Community partnership creates classroom to help families who can't afford child care

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The building had its wear and tear inside. But outside, Children First saw its potential -- and soon, it will be a classroom for families in need of child care.

"We saw a prime opportunity to recreate the space, make it beautiful for children, families and staff and get kids off the wait list," said Philip Tavill, president and CEO of Children First. 

There are over 150 on the waitlist: families who can barely make ends meet and children who need care while their parents work or go to school.

"The first 5 years are critical," Tavill said. "It's brain development. It's setting the stage for success for the rest of their lives."

To make sure kids get off to a good start, volunteers transformed the modular building into two classrooms, which will house a staff of teachers and 16 infants and toddlers. 

"It's critically important for those families to change their stories so their children can have a different opportunity then they did," said Tavill. 

Children First operates in 14 locations in Sarasota County. This will be the second location on the grounds of the Sarasota Housing Authority, and those who will utilize the free service live right here.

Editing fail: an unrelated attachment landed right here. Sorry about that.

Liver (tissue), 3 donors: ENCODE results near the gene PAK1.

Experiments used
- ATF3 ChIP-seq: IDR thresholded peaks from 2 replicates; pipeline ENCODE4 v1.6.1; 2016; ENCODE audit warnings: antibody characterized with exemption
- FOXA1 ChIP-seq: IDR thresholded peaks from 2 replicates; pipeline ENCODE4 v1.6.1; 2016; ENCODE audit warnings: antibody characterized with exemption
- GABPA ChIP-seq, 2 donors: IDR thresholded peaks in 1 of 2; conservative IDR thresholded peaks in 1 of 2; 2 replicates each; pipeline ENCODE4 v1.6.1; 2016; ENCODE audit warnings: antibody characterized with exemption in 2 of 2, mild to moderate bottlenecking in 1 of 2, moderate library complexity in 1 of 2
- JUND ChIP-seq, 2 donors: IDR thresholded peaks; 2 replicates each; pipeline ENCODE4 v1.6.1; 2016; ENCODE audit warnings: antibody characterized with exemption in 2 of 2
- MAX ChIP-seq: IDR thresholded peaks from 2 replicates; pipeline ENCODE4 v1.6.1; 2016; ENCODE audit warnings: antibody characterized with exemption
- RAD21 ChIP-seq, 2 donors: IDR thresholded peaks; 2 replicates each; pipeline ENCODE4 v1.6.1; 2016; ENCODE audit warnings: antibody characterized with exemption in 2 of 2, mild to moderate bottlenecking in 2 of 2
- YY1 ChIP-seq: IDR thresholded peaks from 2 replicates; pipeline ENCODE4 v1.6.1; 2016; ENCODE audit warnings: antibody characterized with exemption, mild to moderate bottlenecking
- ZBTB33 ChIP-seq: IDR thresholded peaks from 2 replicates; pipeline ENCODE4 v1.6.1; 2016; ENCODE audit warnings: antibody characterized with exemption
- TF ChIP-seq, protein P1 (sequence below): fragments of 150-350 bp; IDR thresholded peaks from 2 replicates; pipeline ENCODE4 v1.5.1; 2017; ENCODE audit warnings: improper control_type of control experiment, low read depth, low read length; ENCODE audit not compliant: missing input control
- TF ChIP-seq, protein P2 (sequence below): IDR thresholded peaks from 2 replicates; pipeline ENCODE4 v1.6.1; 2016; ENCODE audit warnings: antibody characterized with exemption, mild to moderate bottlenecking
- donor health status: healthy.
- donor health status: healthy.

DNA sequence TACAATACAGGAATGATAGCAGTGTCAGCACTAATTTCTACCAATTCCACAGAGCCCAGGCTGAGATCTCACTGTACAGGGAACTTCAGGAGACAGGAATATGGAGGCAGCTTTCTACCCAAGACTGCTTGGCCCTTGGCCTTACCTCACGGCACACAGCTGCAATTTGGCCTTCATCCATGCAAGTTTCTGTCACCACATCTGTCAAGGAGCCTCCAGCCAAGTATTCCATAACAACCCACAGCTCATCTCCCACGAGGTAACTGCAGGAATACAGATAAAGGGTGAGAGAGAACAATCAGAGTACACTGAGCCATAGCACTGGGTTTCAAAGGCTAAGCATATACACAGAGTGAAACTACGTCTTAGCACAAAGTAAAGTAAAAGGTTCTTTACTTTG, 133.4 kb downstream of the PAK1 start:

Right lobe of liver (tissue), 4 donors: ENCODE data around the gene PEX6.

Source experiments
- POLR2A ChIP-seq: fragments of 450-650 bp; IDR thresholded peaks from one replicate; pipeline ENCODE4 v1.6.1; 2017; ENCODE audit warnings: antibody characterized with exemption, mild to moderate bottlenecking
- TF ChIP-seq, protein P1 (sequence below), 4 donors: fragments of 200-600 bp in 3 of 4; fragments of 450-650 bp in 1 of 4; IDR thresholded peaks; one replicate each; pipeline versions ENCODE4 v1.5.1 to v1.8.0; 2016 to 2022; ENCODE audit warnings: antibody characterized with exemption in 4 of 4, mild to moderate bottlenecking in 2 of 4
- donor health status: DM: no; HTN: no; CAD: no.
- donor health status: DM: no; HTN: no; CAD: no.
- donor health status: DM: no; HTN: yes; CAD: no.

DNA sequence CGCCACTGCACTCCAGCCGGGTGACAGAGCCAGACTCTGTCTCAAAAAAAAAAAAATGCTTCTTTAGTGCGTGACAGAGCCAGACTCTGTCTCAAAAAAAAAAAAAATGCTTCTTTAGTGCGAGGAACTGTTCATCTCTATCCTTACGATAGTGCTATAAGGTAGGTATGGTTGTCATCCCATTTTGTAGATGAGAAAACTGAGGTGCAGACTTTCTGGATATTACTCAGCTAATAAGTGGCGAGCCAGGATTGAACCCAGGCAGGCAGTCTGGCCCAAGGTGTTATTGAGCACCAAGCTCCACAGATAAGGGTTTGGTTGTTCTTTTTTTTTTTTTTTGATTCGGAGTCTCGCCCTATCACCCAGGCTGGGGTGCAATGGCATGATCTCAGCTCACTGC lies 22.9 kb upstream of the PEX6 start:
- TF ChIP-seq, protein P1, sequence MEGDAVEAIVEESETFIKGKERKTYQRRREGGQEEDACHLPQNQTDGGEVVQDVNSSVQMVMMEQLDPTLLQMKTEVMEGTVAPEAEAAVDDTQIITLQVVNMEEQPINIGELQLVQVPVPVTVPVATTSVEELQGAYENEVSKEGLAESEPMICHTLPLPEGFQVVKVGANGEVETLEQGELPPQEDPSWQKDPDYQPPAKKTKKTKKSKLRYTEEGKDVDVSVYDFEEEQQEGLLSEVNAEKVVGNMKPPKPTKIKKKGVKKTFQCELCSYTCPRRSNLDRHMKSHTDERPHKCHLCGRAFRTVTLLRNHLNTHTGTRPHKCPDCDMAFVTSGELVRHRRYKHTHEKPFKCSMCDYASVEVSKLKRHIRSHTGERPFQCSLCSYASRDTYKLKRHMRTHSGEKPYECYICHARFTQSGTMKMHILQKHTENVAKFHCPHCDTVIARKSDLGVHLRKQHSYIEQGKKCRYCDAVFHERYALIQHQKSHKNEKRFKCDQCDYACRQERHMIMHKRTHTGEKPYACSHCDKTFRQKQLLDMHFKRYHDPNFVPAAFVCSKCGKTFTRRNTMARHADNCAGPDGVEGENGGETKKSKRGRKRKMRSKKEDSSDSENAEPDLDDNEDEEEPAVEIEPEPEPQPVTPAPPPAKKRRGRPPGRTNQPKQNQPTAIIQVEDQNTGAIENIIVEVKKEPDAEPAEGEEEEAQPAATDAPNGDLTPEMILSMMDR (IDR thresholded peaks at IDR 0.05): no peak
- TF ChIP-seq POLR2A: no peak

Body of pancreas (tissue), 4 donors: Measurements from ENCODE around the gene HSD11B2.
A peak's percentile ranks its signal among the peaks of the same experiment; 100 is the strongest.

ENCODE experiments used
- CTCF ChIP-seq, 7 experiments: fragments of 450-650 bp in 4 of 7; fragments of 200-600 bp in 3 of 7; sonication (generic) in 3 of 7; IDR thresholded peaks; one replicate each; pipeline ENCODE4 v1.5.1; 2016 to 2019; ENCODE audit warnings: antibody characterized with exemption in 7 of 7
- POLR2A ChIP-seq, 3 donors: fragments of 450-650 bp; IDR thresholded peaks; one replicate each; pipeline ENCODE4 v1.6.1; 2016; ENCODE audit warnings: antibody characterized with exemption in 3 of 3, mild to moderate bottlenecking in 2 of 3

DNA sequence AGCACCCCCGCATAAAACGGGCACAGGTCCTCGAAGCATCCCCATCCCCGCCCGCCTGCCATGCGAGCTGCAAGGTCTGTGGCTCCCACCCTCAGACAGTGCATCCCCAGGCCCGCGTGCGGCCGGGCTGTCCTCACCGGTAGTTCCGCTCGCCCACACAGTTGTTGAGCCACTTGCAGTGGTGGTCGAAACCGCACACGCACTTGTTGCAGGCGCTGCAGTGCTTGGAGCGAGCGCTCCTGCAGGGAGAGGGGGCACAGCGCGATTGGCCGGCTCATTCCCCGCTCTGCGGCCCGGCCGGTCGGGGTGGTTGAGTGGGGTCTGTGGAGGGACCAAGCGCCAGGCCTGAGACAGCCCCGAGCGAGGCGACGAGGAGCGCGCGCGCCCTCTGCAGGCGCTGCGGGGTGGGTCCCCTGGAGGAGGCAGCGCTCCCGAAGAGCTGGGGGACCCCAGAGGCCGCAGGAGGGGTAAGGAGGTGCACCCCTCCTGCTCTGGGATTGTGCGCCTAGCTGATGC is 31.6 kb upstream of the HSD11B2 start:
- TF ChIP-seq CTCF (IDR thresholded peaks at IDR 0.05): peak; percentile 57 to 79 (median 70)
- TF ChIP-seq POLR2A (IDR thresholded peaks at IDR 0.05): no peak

"Our children within our community can have the same opportunity as everyone else to have the ability to learn, dream and grow," said Jessica Rogers, who serves as the vice president of philanthropy. 

Every penny for the project was donated by community members, Rogers said. Philanthropists Keith and Linda Monda, Joe and Nora Stephan and Bart and Joan Levenson helped donate the money. PGT and Richard Shue with Shue-Kauffman Building and Roofing transformed the space. 

"Every child is born with potential. Not every child is born with opportunity. We are fortunate to live in a community here in Sarasota where we have very generous individuals who understand that," Rogers said. 

Children First works to help kids and their parents succeed. 

"I needed the daycare and the assistance as well as the motivation from the family advocates to keep pressing forward," said Katressa Wilson, who began using Children First 15 years ago. 

Wilson's children are excelling as she now works for the non-profit that helped her get a hand up. 

"It set up the foundation they needed for preschool. It was ready for them to face whatever adversities," she said. 

LINK: For more information on Children First, visit their website: